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Material Works Sustainable Fit-Out Strategy

In the context of an escalating climate emergency, the construction industry occupies a problematic positions. The traditional growth of the industry has been based on the demolition of old buildings and the replacement with new yet this process consumes vast amounts of energy and needs to be effectively challenged if we are to stand a chance at reducing emissions as planned.


MWA recognises the importance of strong Environmental, Social & Governance (ESG) performance at every stage of the building life cycle.  We believe achieving high ESG standards when designing and constructing new spaces is central to our company ethos and follow distinct guidelines to ensure that best practice is followed throughout the procurement, construction and operation of each project.





BREEAM Rating    - Dependent on base building. Aim to build to ‘Excellent’ standards

SKA Rating              - Design to ‘Gold’ Standard



Carbon Emissions in operation


  • Establish an Energy Strategy to ensure energy saving strategies are maximised and understand impact of layout on proposed cooling and heating systems

  • Maximise potential for production of renewable energy on site and negotiate a green tariff with energy suppliers 

  • Provide additional shading and draught proofing to maximise building’s efficiency

  • Avoid conflicts between heating and cooling systems by designing to an appropriate zoning strategy

  • Ensure all new electrical equipment and appliances conform to an EU energy label - A+

  • Facilitate seasonal commissioning to ensure that any systems under our control are operating at maximum efficiency levels throughout the year and according to different levels of demand. 

  • Maximise effect of existing natural light sources

  • All lighting to be low energy LED fittings and controlled by motion sensors

  • Smart lighting systems to correct colour balance throughout day



Carbon Embodied in Materials


  • Consider embodied carbon in all specifications and reduce carbon wherever possible

  • Take a ‘whole life’ approach to procurement – assess options based on issues such as longevity, maintenance and replacement intervals. 

  • Undertake an assessment of the embodied carbon utilising the RICS Building Carbon Database or other robust methodology. 

  • Where available, consider alternatives to products with lower levels of embodied carbon.

  • Specifying products made partly or wholly from recycled content wherever possible and adopt a benchmark figure for overall recycled content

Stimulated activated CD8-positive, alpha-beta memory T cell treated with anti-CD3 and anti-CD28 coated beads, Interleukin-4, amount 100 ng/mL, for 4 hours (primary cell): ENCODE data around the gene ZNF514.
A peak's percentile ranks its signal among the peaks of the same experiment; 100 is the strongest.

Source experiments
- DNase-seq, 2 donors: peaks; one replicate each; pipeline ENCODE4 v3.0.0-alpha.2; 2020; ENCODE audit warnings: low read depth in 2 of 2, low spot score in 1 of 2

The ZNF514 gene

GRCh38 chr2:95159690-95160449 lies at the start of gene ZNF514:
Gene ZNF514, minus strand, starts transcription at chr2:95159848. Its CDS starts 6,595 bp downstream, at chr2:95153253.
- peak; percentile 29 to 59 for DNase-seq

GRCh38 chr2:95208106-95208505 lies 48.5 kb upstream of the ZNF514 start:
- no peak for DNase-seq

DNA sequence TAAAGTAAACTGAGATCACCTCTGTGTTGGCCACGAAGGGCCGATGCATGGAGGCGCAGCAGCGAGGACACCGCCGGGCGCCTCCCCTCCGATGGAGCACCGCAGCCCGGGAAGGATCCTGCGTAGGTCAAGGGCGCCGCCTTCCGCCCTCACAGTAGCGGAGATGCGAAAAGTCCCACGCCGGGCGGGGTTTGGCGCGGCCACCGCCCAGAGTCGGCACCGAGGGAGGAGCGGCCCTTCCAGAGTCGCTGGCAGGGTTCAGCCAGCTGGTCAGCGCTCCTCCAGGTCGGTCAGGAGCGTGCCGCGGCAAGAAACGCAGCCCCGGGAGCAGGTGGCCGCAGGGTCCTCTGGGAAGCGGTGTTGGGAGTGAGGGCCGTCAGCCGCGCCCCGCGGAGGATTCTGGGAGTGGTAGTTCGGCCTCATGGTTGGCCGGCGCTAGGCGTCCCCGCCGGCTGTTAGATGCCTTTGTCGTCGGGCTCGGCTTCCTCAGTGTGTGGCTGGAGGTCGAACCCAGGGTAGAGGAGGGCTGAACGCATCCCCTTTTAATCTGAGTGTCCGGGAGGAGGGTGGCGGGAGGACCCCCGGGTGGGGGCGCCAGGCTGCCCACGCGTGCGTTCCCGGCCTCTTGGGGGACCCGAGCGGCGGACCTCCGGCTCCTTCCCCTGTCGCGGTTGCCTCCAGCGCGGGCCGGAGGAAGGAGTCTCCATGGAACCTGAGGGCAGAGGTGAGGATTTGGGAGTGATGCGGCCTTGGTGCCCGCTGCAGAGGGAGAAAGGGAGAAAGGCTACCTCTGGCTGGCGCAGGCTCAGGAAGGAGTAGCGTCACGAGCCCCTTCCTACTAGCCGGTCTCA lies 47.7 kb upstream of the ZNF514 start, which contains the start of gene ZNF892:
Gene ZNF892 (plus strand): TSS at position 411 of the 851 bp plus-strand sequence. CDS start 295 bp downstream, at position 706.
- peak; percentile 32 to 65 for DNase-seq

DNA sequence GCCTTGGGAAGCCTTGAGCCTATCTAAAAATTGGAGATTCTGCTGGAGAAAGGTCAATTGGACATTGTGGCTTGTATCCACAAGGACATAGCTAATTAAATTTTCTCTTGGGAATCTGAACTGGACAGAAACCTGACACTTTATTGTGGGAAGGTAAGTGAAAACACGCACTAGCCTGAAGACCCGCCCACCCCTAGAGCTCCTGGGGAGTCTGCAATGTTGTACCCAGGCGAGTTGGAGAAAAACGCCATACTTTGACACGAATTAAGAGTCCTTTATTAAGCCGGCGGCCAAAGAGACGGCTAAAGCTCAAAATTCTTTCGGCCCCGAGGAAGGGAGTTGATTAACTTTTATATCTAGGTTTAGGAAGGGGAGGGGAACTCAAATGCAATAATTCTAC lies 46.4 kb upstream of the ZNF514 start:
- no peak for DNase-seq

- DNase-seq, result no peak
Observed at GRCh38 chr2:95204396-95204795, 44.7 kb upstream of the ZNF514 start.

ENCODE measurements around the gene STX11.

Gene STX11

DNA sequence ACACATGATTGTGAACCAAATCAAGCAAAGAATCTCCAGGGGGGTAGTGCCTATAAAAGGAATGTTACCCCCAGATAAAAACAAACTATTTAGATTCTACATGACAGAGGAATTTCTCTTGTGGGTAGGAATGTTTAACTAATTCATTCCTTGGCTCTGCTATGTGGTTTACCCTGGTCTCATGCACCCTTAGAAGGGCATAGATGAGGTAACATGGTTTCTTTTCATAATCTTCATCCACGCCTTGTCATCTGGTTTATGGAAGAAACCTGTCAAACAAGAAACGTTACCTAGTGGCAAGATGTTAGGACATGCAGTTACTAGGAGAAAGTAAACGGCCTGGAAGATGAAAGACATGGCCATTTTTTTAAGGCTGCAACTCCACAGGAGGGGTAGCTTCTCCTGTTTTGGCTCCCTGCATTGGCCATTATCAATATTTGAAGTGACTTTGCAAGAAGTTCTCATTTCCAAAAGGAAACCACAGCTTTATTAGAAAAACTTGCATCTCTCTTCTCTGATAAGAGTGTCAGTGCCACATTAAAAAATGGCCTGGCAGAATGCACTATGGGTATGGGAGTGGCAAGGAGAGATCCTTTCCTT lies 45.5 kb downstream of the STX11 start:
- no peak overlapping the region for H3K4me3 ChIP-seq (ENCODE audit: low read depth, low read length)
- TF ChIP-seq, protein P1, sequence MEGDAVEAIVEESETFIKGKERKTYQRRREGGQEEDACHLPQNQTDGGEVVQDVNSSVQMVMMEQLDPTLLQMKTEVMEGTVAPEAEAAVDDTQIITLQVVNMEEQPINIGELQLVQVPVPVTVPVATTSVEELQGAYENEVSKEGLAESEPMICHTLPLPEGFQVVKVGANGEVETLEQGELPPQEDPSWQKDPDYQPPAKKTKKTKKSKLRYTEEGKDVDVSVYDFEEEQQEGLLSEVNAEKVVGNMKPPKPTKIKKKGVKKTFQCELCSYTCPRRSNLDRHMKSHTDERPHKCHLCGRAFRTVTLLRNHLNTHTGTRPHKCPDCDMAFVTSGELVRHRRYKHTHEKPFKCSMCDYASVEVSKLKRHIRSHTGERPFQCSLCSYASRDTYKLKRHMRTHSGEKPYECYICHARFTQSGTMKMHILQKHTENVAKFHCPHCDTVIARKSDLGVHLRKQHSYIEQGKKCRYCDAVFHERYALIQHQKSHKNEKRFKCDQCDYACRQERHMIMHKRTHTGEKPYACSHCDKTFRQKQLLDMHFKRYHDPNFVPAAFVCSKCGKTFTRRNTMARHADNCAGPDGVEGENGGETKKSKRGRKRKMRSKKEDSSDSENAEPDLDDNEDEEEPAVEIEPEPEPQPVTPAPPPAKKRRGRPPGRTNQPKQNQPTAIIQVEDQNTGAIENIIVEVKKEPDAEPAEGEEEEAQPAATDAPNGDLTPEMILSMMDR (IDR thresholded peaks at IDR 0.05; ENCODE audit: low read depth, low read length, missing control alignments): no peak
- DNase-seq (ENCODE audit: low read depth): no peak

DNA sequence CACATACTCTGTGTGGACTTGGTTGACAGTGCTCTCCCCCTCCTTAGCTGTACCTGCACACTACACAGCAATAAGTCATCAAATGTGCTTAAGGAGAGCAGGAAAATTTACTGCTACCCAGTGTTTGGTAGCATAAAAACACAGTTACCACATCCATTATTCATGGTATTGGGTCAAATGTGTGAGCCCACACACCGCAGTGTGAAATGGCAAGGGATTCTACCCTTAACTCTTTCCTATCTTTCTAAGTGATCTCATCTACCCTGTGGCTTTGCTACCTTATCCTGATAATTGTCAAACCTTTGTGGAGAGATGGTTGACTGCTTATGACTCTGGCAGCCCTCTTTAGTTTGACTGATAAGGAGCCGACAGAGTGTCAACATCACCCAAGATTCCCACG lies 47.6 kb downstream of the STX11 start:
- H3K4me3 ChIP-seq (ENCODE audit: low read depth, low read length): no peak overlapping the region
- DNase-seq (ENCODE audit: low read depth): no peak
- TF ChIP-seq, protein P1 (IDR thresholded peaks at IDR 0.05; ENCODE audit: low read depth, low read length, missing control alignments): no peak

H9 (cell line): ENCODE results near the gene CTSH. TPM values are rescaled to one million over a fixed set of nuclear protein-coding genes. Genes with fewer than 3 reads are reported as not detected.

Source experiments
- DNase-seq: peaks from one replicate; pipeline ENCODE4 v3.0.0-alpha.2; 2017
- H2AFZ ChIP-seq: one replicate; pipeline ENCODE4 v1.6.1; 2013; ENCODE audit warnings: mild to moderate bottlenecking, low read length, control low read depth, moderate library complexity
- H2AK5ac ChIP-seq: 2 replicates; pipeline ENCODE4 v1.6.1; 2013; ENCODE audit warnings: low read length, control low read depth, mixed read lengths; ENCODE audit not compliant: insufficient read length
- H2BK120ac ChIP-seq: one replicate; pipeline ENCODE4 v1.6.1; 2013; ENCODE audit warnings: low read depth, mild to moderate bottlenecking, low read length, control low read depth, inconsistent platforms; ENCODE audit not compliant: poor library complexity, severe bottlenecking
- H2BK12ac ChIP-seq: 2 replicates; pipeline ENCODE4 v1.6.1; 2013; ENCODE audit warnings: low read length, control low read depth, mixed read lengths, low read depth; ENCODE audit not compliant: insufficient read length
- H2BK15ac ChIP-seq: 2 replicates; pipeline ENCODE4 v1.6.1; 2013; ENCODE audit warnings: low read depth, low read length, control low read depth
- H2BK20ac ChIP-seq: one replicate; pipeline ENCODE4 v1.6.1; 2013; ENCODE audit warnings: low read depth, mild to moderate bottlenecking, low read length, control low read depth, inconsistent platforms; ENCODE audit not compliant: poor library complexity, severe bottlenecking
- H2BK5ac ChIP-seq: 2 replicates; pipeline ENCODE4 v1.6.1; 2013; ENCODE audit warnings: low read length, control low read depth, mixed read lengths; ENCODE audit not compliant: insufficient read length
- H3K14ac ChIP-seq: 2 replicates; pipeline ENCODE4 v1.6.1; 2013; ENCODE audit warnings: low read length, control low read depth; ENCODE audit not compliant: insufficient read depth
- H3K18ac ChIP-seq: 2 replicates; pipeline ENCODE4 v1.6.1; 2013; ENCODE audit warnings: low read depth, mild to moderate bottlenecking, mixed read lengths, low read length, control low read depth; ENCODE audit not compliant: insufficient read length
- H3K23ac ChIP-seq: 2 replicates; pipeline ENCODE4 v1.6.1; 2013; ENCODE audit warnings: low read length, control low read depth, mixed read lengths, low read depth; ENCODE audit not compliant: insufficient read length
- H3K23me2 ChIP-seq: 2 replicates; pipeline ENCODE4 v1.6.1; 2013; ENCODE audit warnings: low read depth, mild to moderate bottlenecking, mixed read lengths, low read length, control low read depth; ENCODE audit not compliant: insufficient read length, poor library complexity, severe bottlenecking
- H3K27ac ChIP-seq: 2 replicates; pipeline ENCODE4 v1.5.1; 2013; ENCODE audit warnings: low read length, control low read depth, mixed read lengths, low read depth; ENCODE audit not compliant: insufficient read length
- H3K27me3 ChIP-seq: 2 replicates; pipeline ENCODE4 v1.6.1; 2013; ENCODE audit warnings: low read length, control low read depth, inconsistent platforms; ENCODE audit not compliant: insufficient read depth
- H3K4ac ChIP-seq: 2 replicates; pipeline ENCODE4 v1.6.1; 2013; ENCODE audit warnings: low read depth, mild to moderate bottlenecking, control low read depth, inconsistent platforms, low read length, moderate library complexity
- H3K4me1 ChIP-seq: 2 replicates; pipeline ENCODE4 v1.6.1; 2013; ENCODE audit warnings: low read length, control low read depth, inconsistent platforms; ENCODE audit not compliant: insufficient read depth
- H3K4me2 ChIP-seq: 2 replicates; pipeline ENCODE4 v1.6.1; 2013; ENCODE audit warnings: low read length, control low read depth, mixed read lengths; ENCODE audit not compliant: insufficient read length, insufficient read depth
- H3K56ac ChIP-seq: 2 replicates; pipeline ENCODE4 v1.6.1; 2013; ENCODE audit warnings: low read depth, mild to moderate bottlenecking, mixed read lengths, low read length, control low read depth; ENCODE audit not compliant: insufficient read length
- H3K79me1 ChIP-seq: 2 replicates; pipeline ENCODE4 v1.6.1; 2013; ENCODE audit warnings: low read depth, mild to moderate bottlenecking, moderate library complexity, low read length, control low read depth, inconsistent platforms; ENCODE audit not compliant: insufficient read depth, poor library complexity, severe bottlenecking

• Re-use any material already on site.

  • Source materials and furniture form demolition, strip-outs or salvage yards that can be fully recycled where possible

  • Maintain a system for identifying materials and furniture for potential re-use

  • For other materials use only suppliers with a certified environmental management system (e.g. BES6001; ISO 14001 or EMAS)

  • Set a bench-mark for amount fo materials to be sourced locally and establish connections with local businesses to supply materials

  • Timber - all timber to be legally and responsibility sourced in accordance with UK Government’s Timber procurement policy

  • Volatile Organic Compounds - Only specify finishes and coatings with low VOC content





  • To minimise the demand and maximise opportunities for re-use specify low flow taps, water-less urinals, dual flush WCs etc.

  • Reduce water consumption during construction - specify the monitoring and limiting of wet trades proposed within the construction process

  • Identify water metres and propose automatic feedback from BMS for ongoing water consumption monitoring





  • Eliminate waste both in construction and operation

  • Ensure that a fit-out waste management plan is developed in line with the waste hierarchy to identify key fit-out waste streams and additional options for reuse, recycling or other management. Above all, avoid sending waste to landfill. 

  • Work with suppliers to reduce packaging and encourage re-suable packaging wherever possible.

  • Install adequate and frequent recycling positions for occupier use throughout the space.

  • install dish-washers and supply crockery and cutlery to discourage use of disposable cups and cutlery 





  • Create zone lighting with separate occupant controls where appropriate

  • Provide thermal comfort controls for occupiers in cellular offices etc.

  • Proved chilled and filtered drinking water stations throughout

  • Ensure noise levels are reduced and controlled through design proposals and on-going site measurement

  • Establish benchmarks for improving air quality. Install air quality monitoring technology and display results. Record data to inform improvement strategies



Transport and travel


  • Survey existing occupiers and neighbours to understand transport challenges and expectations. 

  • Review any existing travel plans and install facilities to incentivise walking and / or cycling - lockers, cycle parking, showers etc.

  • Explore consolidated delivery schemes to limit vehicle movement





  • Actively  engage with stakeholders and actively look for ways to improved the performance, efficiency and well-being of the space



Post Occupancy


  • Commission a post-occupancy evaluation, ideally to be carried out by a third party organisation. Include interviews with building occupants and measured data of uses and activities occurring. 

  • Feed results back to design principles to explore possible adaptations and inform future projects

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